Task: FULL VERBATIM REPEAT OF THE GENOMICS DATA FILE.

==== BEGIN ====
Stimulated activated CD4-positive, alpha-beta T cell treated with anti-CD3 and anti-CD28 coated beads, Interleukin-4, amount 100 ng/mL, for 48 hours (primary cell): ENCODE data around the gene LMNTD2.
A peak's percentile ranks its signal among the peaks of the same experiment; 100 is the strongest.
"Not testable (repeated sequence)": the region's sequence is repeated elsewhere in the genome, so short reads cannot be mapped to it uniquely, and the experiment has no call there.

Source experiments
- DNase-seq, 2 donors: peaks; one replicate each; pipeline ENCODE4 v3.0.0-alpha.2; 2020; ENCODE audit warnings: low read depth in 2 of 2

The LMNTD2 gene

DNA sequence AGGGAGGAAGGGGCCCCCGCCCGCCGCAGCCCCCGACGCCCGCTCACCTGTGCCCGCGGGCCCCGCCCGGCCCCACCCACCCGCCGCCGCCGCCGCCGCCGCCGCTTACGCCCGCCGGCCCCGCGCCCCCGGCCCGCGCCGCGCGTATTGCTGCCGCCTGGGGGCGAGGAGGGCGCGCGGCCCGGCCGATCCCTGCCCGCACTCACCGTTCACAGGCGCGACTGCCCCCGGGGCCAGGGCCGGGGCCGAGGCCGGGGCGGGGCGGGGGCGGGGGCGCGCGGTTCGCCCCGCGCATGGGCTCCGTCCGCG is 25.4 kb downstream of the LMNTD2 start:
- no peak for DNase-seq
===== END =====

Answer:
Stimulated activated CD4-positive, alpha-beta T cell treated with anti-CD3 and anti-CD28 coated beads, Interleukin-4, amount 100 ng/mL, for 48 hours (primary cell): ENCODE data around the gene LMNTD2.
A peak's percentile ranks its signal among the peaks of the same experiment; 100 is the strongest.
"Not testable (repeated sequence)": the region's sequence is repeated elsewhere in the genome, so short reads cannot be mapped to it uniquely, and the experiment has no call there.

Source experiments
- DNase-seq, 2 donors: peaks; one replicate each; pipeline ENCODE4 v3.0.0-alpha.2; 2020; ENCODE audit warnings: low read depth in 2 of 2

The LMNTD2 gene

DNA sequence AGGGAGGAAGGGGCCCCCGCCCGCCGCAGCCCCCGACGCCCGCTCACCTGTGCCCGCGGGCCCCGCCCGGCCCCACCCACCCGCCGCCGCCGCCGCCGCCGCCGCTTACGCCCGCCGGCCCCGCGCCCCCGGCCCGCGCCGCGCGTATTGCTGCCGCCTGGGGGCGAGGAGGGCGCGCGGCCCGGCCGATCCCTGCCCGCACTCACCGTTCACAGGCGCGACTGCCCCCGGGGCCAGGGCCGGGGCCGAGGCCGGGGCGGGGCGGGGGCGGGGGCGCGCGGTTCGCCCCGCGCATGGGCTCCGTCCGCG is 25.4 kb downstream of the LMNTD2 start:
- no peak for DNase-seq